Report on the U.S. Intelligence Community's Prewar Intelligence Assessments on Iraq [open pdf - 18MB]
In June 2003, the Senate Select Committee on Intelligence began a formal review of U.S. intelligence into the existence of Iraq's weapons of mass destruction (WMD) programs, Iraq's ties to terrorist groups, Saddam Hussein's threat to stability and security in the region, and his violations of human rights including the actual use of weapons of mass destruction against his own people, as a part of the Committee's continuing oversight of the intelligence activities of the United States." The first overall conclusion was that "most of the major key judgments in the Intelligence Community's October 2002 National Intelligence Estimate (NIE), Iraq's Continuing Programs for Weapons of Mass Destruction, either overstated, or were not supported by, the underlying intelligence reporting. A series of failures, particularly in analytic trade craft, led to the mischaracterization of the intelligence. This report examines: the quantity and quality of U.S. intelligence on Iraqi weapons of mass destruction programs, ties to terrorist groups, Saddam Hussein's threat to stability and security in the region, and his repression of his own people; the objectivity, reasonableness, independence, and accuracy of the judgments reached by the Intelligence Community; whether those judgments were properly disseminated to policymakers in the executive branch and Congress; whether any influence was brought to bear on anyone to shape their analysis to support policy objectives; and other issues we mutually identify in the course of the Committee's review.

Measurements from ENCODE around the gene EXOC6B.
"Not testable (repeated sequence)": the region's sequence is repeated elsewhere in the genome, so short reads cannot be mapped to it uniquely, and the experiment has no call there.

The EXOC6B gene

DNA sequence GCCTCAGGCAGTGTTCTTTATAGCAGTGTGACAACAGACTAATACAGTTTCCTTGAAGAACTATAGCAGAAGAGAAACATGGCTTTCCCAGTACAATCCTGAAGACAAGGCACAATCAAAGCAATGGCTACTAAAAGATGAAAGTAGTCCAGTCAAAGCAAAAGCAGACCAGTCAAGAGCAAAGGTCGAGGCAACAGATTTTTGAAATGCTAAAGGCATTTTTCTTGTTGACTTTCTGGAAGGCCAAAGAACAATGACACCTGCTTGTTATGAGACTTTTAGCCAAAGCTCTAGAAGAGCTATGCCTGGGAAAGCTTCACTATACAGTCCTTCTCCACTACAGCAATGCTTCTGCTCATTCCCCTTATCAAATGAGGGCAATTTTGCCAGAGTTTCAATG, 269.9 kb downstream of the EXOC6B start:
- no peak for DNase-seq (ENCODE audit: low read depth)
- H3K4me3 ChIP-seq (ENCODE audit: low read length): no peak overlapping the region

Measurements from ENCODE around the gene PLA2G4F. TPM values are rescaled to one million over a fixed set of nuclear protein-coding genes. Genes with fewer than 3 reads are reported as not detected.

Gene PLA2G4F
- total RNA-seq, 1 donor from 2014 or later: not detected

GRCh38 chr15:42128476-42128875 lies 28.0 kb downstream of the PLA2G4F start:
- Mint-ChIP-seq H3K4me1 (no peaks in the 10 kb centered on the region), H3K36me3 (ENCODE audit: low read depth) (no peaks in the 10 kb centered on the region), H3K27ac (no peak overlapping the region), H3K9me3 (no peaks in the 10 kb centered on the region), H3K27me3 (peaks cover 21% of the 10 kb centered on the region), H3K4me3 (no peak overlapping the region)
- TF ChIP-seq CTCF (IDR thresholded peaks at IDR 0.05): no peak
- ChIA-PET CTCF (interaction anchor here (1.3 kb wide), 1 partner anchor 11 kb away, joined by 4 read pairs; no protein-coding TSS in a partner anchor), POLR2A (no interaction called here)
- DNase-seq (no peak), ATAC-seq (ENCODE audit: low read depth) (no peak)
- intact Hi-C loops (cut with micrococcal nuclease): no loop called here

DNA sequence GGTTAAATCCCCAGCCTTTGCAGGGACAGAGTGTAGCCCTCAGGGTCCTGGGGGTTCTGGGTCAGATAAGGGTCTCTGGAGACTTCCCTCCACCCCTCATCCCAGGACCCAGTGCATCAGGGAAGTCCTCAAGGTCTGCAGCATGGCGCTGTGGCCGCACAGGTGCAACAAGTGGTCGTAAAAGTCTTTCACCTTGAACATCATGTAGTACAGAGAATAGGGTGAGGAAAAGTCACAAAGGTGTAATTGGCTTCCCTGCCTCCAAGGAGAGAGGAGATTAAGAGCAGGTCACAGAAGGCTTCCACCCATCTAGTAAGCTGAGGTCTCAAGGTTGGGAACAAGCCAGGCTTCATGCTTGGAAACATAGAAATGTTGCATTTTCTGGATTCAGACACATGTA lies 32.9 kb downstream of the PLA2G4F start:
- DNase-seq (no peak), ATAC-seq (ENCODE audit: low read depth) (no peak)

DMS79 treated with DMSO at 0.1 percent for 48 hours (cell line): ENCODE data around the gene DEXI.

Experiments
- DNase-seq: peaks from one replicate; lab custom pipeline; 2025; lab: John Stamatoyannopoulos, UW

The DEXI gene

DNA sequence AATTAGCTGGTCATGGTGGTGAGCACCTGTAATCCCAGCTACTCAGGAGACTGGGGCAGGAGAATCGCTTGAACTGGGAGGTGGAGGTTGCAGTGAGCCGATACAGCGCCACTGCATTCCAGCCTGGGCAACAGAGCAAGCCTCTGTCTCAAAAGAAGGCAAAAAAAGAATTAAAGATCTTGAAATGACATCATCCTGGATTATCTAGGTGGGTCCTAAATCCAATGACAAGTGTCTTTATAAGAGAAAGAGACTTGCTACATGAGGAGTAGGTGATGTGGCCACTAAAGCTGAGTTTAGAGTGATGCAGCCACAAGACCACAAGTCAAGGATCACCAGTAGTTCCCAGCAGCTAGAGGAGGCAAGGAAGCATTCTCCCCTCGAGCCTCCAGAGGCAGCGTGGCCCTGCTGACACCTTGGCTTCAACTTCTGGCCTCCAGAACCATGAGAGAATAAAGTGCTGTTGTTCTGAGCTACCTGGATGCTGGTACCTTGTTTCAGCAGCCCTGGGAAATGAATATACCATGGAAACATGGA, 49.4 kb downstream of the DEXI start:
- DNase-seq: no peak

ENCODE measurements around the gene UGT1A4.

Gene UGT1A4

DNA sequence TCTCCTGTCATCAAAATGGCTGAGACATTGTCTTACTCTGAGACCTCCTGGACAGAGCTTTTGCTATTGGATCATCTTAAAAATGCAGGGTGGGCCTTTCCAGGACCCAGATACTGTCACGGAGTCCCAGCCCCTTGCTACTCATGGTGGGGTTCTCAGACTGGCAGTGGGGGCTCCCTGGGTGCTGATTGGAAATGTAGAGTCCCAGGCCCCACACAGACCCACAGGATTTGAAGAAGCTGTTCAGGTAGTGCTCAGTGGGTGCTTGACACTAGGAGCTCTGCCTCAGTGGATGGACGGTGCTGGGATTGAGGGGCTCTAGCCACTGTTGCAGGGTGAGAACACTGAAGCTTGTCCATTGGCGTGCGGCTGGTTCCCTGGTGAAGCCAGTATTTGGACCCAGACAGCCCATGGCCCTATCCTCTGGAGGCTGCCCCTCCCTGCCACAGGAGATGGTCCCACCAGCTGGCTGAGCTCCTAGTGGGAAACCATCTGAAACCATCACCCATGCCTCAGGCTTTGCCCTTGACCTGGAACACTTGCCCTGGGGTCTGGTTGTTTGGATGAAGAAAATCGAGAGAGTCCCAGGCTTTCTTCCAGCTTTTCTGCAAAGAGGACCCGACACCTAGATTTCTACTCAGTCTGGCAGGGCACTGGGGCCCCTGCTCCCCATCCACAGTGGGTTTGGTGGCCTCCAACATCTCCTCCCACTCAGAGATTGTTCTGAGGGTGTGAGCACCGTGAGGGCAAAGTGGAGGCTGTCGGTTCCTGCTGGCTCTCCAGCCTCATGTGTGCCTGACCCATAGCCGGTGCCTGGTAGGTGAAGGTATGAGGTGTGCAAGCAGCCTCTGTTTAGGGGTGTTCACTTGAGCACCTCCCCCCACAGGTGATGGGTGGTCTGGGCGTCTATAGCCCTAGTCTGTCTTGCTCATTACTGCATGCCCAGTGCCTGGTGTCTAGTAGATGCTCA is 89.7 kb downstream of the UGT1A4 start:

United States Senate Select Committee on Intelligence, http://intelligence.senate.gov/